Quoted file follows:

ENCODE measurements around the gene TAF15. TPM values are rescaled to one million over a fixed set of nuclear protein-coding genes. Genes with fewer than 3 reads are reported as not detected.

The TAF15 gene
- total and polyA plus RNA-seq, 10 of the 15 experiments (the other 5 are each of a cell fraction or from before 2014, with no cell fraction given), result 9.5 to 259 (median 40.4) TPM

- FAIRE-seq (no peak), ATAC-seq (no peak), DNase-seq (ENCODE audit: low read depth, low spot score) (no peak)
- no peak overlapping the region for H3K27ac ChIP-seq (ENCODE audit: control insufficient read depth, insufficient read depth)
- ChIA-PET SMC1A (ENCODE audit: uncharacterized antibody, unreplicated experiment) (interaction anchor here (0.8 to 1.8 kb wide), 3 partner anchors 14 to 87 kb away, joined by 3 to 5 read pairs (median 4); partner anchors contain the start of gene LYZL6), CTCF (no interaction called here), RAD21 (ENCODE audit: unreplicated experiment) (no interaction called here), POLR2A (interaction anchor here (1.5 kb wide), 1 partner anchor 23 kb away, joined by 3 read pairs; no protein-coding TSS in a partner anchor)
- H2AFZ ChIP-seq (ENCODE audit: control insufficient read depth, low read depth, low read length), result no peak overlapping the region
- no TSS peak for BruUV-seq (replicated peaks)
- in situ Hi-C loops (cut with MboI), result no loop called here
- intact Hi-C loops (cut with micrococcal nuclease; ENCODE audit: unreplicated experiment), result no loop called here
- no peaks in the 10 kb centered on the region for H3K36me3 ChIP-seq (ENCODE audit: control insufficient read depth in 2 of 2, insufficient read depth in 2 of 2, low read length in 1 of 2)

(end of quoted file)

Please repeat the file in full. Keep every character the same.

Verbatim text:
ENCODE measurements around the gene TAF15. TPM values are rescaled to one million over a fixed set of nuclear protein-coding genes. Genes with fewer than 3 reads are reported as not detected.

The TAF15 gene
- total and polyA plus RNA-seq, 10 of the 15 experiments (the other 5 are each of a cell fraction or from before 2014, with no cell fraction given), result 9.5 to 259 (median 40.4) TPM

- FAIRE-seq (no peak), ATAC-seq (no peak), DNase-seq (ENCODE audit: low read depth, low spot score) (no peak)
- no peak overlapping the region for H3K27ac ChIP-seq (ENCODE audit: control insufficient read depth, insufficient read depth)
- ChIA-PET SMC1A (ENCODE audit: uncharacterized antibody, unreplicated experiment) (interaction anchor here (0.8 to 1.8 kb wide), 3 partner anchors 14 to 87 kb away, joined by 3 to 5 read pairs (median 4); partner anchors contain the start of gene LYZL6), CTCF (no interaction called here), RAD21 (ENCODE audit: unreplicated experiment) (no interaction called here), POLR2A (interaction anchor here (1.5 kb wide), 1 partner anchor 23 kb away, joined by 3 read pairs; no protein-coding TSS in a partner anchor)
- H2AFZ ChIP-seq (ENCODE audit: control insufficient read depth, low read depth, low read length), result no peak overlapping the region
- no TSS peak for BruUV-seq (replicated peaks)
- in situ Hi-C loops (cut with MboI), result no loop called here
- intact Hi-C loops (cut with micrococcal nuclease; ENCODE audit: unreplicated experiment), result no loop called here
- no peaks in the 10 kb centered on the region for H3K36me3 ChIP-seq (ENCODE audit: control insufficient read depth in 2 of 2, insufficient read depth in 2 of 2, low read length in 1 of 2)